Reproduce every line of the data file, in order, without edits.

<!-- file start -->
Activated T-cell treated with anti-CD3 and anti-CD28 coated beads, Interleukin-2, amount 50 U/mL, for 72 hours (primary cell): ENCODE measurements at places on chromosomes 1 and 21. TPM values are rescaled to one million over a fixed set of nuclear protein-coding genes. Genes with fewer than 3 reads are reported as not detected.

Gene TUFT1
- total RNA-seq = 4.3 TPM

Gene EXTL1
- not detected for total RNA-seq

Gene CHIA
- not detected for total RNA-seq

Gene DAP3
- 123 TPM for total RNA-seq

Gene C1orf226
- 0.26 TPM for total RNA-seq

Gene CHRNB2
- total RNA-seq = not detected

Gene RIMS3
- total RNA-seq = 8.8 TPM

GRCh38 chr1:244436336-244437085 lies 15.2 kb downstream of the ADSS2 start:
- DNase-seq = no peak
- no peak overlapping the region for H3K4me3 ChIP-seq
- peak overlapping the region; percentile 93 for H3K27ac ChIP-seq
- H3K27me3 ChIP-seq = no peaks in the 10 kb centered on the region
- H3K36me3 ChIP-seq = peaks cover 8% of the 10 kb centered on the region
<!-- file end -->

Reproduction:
Activated T-cell treated with anti-CD3 and anti-CD28 coated beads, Interleukin-2, amount 50 U/mL, for 72 hours (primary cell): ENCODE measurements at places on chromosomes 1 and 21. TPM values are rescaled to one million over a fixed set of nuclear protein-coding genes. Genes with fewer than 3 reads are reported as not detected.

Gene TUFT1
- total RNA-seq = 4.3 TPM

Gene EXTL1
- not detected for total RNA-seq

Gene CHIA
- not detected for total RNA-seq

Gene DAP3
- 123 TPM for total RNA-seq

Gene C1orf226
- 0.26 TPM for total RNA-seq

Gene CHRNB2
- total RNA-seq = not detected

Gene RIMS3
- total RNA-seq = 8.8 TPM

GRCh38 chr1:244436336-244437085 lies 15.2 kb downstream of the ADSS2 start:
- DNase-seq = no peak
- no peak overlapping the region for H3K4me3 ChIP-seq
- peak overlapping the region; percentile 93 for H3K27ac ChIP-seq
- H3K27me3 ChIP-seq = no peaks in the 10 kb centered on the region
- H3K36me3 ChIP-seq = peaks cover 8% of the 10 kb centered on the region